September 30, 2004 10:32:02 AM

Archived from groups: comp.laptops,comp.sys.laptops (More info?)

> The DC power jack on airlines probably won't be able to supply enough
> current to operate the notebook (it'll be able to charge it when it's off
> though),

According to documentation with every airline adapter I've owned, FAA
regulations require that airline power adapters inhibit battery
charging as a safety issue.
Anonymous
a b D Laptop
September 30, 2004 5:53:04 PM

Archived from groups: comp.laptops,comp.sys.laptops (More info?)

That's physically impossible. The airline sockets simply provide +12 to
+15 volts DC. They have no knowledge of or ability to control what it's
being used for. Furthermore, on many notebooks, the "power brick" is
only connected to the laptop itself with a "2-wire" connector, and even
it also has neither knowledge of nor ability to control what the power
is being used for.

Auto cigarette lighters can supply 10 to 30 amps at the cigarette
lighter, which is about 150 to 450 watts -- way more than any notebook
uses. I suspect that airline "empower" sockets won't supply the upper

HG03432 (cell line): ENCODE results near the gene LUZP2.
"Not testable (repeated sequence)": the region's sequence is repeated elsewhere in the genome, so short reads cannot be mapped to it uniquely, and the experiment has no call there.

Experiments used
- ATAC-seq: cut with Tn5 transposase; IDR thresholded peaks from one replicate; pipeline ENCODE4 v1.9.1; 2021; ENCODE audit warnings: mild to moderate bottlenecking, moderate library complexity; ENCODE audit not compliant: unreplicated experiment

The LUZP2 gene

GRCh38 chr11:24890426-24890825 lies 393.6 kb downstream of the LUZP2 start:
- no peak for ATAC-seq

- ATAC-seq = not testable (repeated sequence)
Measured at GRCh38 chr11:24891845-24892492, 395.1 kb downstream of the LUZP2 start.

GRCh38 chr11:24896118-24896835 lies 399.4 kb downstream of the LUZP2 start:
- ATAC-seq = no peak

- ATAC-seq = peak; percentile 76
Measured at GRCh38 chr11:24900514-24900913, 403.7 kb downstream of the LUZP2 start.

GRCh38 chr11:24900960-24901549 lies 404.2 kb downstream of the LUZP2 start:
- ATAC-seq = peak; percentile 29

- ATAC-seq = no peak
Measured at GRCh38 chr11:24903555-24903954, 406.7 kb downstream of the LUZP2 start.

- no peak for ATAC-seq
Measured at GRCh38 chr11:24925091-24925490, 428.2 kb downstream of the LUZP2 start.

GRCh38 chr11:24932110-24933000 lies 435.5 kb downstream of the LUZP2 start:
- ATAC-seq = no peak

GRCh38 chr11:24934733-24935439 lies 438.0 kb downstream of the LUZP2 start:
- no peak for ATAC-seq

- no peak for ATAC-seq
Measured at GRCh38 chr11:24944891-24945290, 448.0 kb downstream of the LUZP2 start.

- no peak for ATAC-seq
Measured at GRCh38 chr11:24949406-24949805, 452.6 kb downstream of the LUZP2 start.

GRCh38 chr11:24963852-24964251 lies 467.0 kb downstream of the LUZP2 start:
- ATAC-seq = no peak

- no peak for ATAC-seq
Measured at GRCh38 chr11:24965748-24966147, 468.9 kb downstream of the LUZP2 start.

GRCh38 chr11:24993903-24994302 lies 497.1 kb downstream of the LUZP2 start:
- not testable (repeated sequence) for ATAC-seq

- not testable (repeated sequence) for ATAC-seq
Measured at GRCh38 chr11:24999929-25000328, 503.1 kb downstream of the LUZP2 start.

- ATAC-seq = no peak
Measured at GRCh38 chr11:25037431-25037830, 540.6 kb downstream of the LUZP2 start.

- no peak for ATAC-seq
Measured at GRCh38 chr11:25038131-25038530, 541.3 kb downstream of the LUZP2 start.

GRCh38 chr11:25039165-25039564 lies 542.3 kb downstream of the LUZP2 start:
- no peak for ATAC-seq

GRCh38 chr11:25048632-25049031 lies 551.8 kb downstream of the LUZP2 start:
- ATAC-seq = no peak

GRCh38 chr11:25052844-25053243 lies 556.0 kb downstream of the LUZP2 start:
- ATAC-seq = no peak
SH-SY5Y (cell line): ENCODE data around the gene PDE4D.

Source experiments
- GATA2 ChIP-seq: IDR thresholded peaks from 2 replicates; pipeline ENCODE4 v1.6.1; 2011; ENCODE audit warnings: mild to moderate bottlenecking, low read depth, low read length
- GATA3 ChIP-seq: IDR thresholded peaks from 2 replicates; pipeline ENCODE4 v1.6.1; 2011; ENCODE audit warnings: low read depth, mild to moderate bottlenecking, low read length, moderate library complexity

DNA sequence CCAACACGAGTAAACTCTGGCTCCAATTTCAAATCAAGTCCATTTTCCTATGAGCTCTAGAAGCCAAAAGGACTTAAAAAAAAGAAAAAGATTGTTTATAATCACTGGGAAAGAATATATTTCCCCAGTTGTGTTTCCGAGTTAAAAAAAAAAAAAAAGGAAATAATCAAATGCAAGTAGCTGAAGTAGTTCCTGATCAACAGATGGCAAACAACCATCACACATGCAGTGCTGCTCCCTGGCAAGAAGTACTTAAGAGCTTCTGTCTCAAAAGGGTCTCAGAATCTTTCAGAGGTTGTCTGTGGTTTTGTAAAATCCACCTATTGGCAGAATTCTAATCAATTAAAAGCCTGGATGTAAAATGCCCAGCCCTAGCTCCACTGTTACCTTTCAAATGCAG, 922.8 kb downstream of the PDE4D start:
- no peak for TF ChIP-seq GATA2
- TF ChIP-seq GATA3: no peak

end of that range, but I've been unable to discover what the maximum
current (or power) available is.


Lewin A.R.W. Edwards wrote:

>>The DC power jack on airlines probably won't be able to supply enough
>>current to operate the notebook (it'll be able to charge it when it's off
>>though),
>
>
> According to documentation with every airline adapter I've owned, FAA
> regulations require that airline power adapters inhibit battery
> charging as a safety issue.
Anonymous
a b D Laptop
September 30, 2004 5:53:05 PM

Archived from groups: comp.laptops,comp.sys.laptops (More info?)

> That's physically impossible. The airline sockets simply provide +12 to
> +15 volts DC. They have no knowledge of or ability to control what it's
> being used for.

That's true, but irrelevant. You might as well say that auto
manufacturers build cars that can be used in hit-and-run killings.

> Furthermore, on many notebooks, the "power brick" is
> only connected to the laptop itself with a "2-wire" connector, and even
> it also has neither knowledge of nor ability to control what the power
> is being used for.

It's not physically impossible by any means. Take as a case in point
the Compaq Armada M300, which is the most recent machine for which I
owned both airline and auto adapters. The airline adapter outputs a